After founding the group to great fanfare in 2010 — on “Oprah,” in fact — controversial education reform activist Michelle Rhee is planning to step down as StudentsFirst CEO, reports the Huffington Post. The former Washington, D.C., school chancellor will remain on the nonprofit’s board, and the organization is already close to picking a replacement.
StudentsFirst has had some success, partnering with and endorsing GOP candidates across the country. Over time, however, the steady attacks on Rhee — and the group’s strategy and tactics — have taken their toll, and the group has recently pulled back its efforts in a handful of states. StudentsFirst spokespersons say this is due to their success or, in one instance, the state’s “continually changing legislative climate.”)
It was recently announced that Rhee would become the board chair of her husband and Sacramento Mayor Kevin Johnson’s charter school chain, which may have contributed to Rhee’s decision to step down. But one anonymous former staffer told HuffPo that Rhee was also exhausted by the barrage of criticism. “She’s been really brutally attacked personally, and StudentsFirst has not been as effective as she wanted,” the source said. “It’s been frustrating. It’s not totally shocking that eventually even she would decide to step away.”
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The change comes as the education reform movement that Rhee spearheaded has a new face: Former CNN news anchor Campbell Brown. Recently, Brown’s organization, Partnership for Educational Justice, filed a lawsuit in New York state that organized local families as plaintiffs in an effort to have tenure deemed unconstitutional. Throughout, Brown has used talking points similar to the ones Rhee has used when discussing teacher effectiveness, and Brown’s board members and the consultants she has used overlap with StudentsFirst’s.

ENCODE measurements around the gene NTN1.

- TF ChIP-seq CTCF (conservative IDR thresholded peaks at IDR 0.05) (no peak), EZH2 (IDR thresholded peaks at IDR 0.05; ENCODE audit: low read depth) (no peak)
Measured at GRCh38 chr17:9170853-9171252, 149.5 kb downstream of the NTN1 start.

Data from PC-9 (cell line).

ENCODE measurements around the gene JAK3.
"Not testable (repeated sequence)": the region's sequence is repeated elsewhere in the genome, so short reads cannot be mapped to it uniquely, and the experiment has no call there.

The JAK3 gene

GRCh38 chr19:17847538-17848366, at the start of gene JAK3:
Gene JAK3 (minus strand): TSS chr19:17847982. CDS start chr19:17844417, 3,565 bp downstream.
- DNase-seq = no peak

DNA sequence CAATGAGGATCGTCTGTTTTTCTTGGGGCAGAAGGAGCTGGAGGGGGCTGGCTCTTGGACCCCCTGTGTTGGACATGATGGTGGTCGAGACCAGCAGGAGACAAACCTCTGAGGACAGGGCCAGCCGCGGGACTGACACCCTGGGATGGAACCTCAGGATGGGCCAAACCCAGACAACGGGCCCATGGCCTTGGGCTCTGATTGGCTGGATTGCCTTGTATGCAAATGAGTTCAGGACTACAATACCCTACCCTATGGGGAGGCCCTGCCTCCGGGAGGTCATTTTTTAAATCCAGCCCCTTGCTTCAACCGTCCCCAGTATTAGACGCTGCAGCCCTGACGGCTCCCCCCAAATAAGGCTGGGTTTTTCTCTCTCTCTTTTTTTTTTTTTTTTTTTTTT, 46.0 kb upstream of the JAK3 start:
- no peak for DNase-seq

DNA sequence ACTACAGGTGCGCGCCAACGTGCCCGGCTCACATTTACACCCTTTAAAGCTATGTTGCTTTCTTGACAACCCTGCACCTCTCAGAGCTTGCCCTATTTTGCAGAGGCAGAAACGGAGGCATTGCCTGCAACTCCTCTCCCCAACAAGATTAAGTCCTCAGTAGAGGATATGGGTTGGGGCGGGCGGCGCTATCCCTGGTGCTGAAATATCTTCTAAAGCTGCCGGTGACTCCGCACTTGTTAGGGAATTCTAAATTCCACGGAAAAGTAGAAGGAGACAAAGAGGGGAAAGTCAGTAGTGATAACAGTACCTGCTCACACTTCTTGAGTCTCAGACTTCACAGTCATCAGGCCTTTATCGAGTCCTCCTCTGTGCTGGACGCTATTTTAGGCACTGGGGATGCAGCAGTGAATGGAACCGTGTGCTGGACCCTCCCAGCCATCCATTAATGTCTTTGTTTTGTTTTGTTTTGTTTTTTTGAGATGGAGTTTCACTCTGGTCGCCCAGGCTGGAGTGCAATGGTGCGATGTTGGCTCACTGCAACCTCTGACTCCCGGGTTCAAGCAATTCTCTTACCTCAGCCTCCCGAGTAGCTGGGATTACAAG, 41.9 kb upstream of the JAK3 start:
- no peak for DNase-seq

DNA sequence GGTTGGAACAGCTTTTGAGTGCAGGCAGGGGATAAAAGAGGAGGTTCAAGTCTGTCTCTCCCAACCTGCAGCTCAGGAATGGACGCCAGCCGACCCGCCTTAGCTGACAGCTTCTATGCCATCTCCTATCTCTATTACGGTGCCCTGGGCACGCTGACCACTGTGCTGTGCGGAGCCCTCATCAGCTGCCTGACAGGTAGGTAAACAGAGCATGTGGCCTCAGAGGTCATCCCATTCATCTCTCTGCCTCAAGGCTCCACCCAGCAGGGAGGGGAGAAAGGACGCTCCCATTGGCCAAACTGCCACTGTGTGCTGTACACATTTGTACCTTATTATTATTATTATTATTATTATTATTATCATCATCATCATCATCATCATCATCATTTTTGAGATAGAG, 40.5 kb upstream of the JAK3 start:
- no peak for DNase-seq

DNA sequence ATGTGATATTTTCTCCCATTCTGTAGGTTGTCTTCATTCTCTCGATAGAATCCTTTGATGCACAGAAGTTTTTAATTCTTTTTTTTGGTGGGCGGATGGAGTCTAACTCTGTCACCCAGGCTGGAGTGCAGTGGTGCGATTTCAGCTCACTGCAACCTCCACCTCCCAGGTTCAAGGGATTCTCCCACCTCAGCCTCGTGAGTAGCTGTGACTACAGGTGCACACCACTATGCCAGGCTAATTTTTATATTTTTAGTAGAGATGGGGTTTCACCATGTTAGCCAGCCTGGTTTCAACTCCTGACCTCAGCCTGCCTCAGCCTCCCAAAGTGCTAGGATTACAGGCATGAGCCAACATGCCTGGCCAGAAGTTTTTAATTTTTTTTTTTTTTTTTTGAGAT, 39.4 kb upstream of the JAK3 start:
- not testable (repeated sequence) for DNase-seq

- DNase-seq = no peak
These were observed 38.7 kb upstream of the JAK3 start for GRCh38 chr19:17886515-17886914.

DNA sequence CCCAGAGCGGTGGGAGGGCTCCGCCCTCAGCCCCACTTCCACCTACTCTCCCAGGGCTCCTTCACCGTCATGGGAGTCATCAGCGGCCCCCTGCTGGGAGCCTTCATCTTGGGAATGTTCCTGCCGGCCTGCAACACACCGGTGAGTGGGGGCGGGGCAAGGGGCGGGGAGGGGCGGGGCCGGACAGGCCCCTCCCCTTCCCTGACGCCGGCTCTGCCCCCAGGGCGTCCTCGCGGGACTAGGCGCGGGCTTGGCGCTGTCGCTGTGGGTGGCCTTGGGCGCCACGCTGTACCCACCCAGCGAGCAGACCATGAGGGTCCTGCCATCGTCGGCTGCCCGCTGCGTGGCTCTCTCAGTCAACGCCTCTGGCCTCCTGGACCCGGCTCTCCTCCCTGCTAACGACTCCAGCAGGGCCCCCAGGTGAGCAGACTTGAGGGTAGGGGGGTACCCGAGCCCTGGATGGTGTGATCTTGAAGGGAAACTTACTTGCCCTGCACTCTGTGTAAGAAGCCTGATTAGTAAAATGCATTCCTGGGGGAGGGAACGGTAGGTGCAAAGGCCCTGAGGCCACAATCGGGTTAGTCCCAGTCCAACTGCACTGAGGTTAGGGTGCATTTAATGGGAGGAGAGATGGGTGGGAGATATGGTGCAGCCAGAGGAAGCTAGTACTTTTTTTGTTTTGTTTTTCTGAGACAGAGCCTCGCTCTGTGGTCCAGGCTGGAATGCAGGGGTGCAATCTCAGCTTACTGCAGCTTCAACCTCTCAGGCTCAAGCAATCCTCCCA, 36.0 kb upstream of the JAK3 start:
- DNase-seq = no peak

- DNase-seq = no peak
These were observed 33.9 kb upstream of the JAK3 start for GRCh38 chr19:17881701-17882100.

But aside from the wave of publicity that education reform has received from court cases such as Brown’s, and from a similar case in California, the country has in some ways moved on from the movement’s agenda, or at least its hard-charging rhetoric. This shift has been evident in the election of candidates such as New York City Mayor Bill de Blasio (D), who staked his campaign on fighting against the Rhee-like education policies of his predecessor, Michael Bloomberg. Even one of the movement’s greatest proponents has noted the political sensitivity around it, saying he sought to avoid the word “reform.” But Rhee’s rhetoric has pervaded the messaging of several education reform groups, politicians and pundits, who still make the case for reforming tenure and judging teachers in accordance with their students’ standardized test scores.